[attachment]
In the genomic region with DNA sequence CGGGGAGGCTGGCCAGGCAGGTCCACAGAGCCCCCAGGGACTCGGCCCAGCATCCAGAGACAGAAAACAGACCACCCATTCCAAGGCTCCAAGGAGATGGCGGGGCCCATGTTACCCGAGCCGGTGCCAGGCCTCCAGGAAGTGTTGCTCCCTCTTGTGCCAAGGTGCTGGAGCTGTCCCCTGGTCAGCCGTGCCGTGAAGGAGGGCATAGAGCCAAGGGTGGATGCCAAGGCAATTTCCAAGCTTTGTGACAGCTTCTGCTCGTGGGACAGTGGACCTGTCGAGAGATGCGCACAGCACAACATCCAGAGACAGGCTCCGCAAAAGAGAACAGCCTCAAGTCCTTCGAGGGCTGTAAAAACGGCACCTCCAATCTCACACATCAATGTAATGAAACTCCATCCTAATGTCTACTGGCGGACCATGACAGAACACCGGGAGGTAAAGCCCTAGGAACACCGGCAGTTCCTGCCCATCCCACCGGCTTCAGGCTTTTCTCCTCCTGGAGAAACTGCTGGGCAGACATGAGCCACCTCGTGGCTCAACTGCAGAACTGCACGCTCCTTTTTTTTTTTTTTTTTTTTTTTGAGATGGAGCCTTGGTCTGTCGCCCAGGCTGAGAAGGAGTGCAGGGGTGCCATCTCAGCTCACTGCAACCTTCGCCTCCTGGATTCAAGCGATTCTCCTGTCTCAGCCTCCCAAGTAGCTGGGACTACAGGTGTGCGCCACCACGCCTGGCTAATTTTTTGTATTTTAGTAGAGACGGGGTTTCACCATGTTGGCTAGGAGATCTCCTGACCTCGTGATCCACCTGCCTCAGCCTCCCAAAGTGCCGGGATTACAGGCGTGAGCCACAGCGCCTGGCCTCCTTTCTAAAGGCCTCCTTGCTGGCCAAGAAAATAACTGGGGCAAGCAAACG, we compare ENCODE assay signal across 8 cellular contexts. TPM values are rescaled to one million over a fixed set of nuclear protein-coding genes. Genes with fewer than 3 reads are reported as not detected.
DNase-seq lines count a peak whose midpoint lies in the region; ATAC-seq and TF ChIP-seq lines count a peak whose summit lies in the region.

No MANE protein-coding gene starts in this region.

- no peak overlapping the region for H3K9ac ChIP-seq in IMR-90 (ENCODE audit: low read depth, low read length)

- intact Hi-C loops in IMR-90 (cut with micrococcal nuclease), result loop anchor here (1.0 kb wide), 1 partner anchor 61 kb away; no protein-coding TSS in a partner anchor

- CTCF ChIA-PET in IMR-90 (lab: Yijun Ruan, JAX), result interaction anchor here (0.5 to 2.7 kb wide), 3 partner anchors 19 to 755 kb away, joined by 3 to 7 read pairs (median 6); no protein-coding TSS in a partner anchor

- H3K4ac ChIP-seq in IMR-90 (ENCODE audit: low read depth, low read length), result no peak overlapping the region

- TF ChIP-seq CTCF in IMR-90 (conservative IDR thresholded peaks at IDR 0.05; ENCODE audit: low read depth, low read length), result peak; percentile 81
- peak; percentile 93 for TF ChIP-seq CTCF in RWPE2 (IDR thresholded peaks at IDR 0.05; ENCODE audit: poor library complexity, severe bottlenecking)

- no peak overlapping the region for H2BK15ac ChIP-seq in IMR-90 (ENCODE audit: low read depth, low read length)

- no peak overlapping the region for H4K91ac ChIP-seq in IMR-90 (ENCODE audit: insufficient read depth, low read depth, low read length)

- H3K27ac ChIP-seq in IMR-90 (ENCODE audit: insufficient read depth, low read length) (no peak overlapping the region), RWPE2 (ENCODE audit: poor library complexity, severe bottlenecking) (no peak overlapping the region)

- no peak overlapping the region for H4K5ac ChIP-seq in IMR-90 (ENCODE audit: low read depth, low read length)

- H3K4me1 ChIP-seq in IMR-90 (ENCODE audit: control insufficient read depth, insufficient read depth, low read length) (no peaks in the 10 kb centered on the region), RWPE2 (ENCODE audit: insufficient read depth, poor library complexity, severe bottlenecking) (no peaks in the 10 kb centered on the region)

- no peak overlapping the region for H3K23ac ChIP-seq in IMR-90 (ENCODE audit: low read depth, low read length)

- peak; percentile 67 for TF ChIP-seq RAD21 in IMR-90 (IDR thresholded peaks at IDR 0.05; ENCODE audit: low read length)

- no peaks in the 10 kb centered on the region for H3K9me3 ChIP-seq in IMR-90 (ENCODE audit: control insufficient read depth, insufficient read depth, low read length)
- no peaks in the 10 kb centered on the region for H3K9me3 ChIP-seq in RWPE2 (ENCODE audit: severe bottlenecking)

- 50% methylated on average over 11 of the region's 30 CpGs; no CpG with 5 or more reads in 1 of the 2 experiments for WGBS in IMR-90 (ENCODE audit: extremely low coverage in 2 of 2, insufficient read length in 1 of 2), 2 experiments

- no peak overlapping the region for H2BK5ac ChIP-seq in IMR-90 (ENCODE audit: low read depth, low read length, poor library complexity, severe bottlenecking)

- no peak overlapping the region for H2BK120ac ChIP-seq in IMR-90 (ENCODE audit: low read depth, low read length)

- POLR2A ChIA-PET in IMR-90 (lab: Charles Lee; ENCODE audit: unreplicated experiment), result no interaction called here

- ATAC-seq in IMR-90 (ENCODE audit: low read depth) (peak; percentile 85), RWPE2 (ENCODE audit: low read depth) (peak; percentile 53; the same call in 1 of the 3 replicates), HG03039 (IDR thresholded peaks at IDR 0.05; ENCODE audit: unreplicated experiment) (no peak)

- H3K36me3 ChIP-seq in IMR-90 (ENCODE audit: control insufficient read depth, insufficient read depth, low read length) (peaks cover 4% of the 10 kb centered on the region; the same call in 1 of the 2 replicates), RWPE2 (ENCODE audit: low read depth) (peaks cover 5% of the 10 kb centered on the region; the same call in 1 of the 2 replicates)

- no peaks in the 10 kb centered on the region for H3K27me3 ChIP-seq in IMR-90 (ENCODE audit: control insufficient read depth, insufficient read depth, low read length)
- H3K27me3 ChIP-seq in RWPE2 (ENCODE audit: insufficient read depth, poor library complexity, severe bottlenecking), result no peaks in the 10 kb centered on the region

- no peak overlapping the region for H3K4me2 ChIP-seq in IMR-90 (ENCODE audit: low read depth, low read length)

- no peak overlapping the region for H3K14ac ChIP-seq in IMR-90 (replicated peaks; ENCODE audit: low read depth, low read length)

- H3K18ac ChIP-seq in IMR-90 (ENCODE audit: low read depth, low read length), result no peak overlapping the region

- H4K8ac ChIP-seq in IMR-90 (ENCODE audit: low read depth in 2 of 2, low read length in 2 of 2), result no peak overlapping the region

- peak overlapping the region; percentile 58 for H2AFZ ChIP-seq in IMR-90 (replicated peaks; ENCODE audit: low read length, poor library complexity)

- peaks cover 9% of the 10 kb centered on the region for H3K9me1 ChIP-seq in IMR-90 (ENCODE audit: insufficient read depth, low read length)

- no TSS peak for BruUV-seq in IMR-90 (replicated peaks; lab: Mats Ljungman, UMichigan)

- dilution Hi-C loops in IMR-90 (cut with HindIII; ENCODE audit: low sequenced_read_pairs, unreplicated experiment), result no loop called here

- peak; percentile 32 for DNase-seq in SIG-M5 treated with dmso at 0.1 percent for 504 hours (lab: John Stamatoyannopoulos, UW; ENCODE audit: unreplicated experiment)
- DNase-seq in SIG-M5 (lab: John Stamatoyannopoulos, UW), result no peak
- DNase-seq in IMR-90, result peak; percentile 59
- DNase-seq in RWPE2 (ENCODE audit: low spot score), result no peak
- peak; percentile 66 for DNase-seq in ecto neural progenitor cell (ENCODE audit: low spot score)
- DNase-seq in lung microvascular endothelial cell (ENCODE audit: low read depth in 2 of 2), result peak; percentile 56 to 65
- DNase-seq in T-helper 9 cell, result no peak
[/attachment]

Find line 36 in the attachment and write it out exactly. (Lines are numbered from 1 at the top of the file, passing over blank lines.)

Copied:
- DNase-seq in SIG-M5 (lab: John Stamatoyannopoulos, UW), result no peak